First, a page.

For darker skin patients with black hair, the long-pulsed Nd:YAG laser with a cooling tip can be safe and effective when used by an experienced practitioner.
Typically the shedding of the treated hairs takes about two to three weeks. These hairs should be allowed to fall out on their own and should not be manipulated by the patient for certain reasons, chiefly to avoid infections. Pulling hairs after treatment can be more painful as well.
Hair removal lasers are effective treatment for pseudofolliculitis barbae, commonly called "ingrown hairs" or "shaving bumps". They have recently been reported as helpful treatment for pilonidal cysts, since they eliminate the ingrown hairs that produce the troublesome foreign body reactions in this malady.
Side effects and risks
Some normal side effects may occur after laser hair removal treatments, including itching, pink skin, redness, and swelling around the treatment area or swelling of the follicles (follicular edema). These side effects rarely last more than two or three days. The two most common serious side effects are acne and skin discoloration.
Some level of pain should also be expected during treatments.
Unwanted side effects such as hypo- or hyper-pigmentation or, in extreme cases, burning of the skin call for an adjustment in laser selection or settings. Risks include the chance of burning the skin or discoloration of the skin, hypopigmentation (white spots), flare of acne, swelling around the hair follicle (considered a normal reaction), scab formation, purpura, and infection. These risks can be reduced by treatment with an appropriate laser type used at appropriate settings for the individual's skin type and treatment area.
Some patients may show side effects from an allergy to either the gel used with certain laser types, or to simply shaving the area too soon in relation to the treatment.
Rare side effects include blistering, scarring and skin texture changes.
Some more Laser physics for those who may be interested:
Several wavelengths of laser energy have been used for hair removal, from visible light to near-infrared radiation. These lasers are characterized by their wavelength, measured in nanometers (nm):
Argon: 488 nm (Turquoise/Cyan) or 514.5 nm (Green) (no longer used for hair removal).
Ruby laser: 694.3 nm (Deep Red) (only safe for patients with very pale skin).
Alexandrite: 755 nm (Near-Infrared) (safe and effective on all skin types, Fitzpatrick I-VI).
Pulsed diode array: 810 nm (Near-Infrared) (for pale to medium type skin).
Nd:YAG laser: 1064 nm (Near-Infrared) (made for treating darker skin types, though effective on all skin types).
IPL or Intense pulsed light: 810 nm (Not a laser but used for hair removal) (for pale to medium type skin).
Pulse width (or duration) is one of the most important considerations.
The length of the heating pulse relates directly to the damage achieved in the follicle. When attempting to destroy hair follicles the main target is the germ cells which live on the surface of the hair shaft. Light energy is absorbed by the melanin within the hair and heat is generated. The heat then conducts out towards the germ cells.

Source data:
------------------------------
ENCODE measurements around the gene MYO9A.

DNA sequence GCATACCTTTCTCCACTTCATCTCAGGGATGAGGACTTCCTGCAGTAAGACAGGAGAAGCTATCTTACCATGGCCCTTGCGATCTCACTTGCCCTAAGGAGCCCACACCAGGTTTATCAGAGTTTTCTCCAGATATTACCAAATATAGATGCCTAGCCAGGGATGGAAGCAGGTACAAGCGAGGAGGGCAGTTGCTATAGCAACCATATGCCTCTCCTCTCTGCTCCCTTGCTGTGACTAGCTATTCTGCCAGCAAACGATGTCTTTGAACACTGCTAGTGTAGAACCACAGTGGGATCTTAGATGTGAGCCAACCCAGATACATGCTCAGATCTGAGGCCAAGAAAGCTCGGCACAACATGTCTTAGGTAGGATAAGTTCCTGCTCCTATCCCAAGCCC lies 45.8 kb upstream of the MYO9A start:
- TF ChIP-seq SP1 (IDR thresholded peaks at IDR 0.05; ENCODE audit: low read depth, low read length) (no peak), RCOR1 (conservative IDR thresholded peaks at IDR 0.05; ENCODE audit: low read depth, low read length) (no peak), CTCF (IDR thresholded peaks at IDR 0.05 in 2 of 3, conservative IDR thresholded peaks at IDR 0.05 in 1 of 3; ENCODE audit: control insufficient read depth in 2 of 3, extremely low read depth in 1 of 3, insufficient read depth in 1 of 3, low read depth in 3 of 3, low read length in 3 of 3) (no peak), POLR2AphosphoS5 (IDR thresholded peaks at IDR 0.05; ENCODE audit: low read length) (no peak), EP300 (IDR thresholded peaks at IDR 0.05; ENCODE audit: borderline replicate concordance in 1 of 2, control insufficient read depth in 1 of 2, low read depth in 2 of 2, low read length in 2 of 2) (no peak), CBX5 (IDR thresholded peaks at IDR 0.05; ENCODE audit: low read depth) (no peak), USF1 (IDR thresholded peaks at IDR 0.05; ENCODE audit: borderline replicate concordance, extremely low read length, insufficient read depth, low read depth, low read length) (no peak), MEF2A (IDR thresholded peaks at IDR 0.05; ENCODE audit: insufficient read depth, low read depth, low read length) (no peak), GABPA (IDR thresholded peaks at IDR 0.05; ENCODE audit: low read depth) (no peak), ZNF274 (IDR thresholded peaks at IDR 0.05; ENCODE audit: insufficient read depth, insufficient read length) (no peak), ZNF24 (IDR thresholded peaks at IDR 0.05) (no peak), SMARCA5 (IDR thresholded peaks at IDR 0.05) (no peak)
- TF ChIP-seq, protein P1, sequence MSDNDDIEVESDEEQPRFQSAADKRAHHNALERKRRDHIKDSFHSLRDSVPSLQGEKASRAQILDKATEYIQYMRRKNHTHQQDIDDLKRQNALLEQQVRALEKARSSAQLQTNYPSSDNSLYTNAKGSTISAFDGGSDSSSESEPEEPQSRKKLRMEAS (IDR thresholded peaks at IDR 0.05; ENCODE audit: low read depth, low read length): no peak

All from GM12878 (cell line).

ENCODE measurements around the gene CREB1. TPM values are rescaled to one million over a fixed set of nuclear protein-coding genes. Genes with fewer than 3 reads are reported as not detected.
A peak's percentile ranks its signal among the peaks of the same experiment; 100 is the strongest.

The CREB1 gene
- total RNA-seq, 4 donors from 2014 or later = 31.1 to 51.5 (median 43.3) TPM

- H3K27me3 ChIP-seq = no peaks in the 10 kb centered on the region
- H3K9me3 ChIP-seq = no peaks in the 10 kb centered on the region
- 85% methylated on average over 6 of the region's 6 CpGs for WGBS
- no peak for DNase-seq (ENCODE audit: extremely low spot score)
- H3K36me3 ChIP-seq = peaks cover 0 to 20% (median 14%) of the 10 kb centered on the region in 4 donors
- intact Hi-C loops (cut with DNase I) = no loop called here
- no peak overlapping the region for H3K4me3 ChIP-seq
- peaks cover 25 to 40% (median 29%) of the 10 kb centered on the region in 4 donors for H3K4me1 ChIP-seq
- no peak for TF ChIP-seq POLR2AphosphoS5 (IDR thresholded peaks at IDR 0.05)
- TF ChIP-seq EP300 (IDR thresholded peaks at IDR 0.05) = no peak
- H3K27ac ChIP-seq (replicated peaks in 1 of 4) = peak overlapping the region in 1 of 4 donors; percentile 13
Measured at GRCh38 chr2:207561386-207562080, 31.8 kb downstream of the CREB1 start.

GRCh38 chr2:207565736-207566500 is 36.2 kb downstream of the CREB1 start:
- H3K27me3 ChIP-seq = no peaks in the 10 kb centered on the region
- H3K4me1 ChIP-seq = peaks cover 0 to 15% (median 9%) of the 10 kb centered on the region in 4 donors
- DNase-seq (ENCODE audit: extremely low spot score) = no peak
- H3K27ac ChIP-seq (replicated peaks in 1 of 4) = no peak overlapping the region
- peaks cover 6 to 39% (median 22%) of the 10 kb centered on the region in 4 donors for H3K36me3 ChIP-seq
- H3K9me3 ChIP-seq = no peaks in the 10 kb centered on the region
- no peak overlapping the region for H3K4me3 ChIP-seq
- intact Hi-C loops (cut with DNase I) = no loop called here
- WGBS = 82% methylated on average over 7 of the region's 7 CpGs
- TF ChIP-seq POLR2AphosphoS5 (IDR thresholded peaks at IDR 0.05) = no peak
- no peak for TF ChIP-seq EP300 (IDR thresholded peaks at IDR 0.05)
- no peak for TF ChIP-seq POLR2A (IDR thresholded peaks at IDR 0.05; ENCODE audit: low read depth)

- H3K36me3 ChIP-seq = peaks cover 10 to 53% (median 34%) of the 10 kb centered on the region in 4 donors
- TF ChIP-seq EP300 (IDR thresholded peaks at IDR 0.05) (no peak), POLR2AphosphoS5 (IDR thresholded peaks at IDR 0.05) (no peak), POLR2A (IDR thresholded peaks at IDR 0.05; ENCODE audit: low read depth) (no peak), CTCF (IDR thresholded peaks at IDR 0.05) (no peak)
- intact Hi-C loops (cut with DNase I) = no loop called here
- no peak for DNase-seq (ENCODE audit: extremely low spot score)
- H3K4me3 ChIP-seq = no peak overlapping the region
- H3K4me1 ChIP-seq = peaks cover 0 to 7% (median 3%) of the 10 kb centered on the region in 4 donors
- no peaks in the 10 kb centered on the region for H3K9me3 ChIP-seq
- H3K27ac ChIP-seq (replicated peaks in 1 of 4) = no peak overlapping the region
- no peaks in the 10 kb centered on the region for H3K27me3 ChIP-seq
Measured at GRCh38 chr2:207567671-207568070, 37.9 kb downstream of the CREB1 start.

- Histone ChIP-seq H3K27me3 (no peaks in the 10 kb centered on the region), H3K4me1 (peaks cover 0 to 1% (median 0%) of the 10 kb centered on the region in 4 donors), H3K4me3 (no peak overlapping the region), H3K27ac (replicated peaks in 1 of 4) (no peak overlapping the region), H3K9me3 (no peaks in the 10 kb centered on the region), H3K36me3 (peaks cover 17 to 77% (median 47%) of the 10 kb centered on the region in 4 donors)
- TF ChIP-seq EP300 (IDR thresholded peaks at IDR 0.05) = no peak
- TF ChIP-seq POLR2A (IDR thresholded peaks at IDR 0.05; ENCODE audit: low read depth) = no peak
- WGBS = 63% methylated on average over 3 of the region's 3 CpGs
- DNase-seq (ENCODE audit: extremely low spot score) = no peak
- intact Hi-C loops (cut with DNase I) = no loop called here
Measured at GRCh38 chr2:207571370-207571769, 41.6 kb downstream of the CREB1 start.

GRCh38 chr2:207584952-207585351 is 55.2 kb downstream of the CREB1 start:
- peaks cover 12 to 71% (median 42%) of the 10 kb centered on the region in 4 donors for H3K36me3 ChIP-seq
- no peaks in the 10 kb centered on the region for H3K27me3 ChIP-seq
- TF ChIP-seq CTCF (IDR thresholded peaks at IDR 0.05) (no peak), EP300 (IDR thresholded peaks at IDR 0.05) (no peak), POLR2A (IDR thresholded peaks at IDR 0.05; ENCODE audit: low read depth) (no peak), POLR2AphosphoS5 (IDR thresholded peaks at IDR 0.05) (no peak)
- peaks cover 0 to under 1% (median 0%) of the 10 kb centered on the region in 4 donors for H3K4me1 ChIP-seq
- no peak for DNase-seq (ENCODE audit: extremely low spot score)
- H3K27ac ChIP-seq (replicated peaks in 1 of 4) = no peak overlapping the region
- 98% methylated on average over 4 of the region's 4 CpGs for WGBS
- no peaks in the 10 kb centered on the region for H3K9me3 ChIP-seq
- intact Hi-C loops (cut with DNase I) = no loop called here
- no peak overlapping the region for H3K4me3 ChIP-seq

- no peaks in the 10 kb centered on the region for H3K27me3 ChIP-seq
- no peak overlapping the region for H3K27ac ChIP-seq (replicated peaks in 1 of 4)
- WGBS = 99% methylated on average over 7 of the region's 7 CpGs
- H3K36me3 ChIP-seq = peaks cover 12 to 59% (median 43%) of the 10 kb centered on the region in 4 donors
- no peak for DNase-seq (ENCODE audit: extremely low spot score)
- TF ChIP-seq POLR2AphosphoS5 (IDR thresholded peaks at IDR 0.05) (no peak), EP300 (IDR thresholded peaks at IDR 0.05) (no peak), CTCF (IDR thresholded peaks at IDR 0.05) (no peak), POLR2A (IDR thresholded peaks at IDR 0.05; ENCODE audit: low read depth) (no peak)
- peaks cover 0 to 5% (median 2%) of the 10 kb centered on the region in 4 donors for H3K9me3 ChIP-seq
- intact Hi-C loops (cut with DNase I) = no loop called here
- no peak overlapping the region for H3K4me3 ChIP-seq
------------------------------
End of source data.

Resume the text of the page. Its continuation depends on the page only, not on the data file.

As long as a sufficient temperature is maintained for the required time then these cells will be successfully destroyed. This is absolutely critical - attaining the require temperature is not sufficient unless it is kept at that temperature for the corresponding time. This is determined by the Arrhenius Rate Equation.
To achieve these conditions the laser/IPL system must be able to generate the required power output. The main reason why hair removal fails is simply because the equipment cannot generate the desired temperature for the correct time. Spot size, or the width of the laser beam, directly affects the depth of penetration of the light energy due to scattering effects in the dermal layer. Larger beam diameters result in deeper deposition of energy and hence can induce higher temperatures in deeper follicles.
Hair removal lasers have a spot size about the size of a fingertip (3-18mm).
Fluence or energy density is another important consideration.
Fluence is measured in joules per square centimeter (J/cm²).
It's important to get treated at high enough settings to heat up the follicles enough to disable them from producing hair. Epidermal cooling has been determined to allow higher fluences and reduce pain and side effects, especially in darker skin.
Three types of cooling have been developed:
Contact cooling: through a window cooled by circulating water or other internal coolant. This type of cooling is by far the most efficient method of keeping the epidermis protected since it provides a constant heat sink at the skin surface. The ALMA Laser makes use of this modern technology. Sapphire windows are much more conductive than quartz.
Cryogen spray: sprayed directly onto the skin immediately before and/or after the laser pulse
Air cooling: forced cold air at -34 degrees C
In essence, the important output parameter when treating hair (and other skin conditions) is power density - this is a combination of energy, spot diameter and pulse duration.
These three parameters determine what actually happens when the light energy is absorbed by the tissue chromophore be it melanin, haemoglobin or water, with the amount of tissue damaged being determined by the temperature/time combination.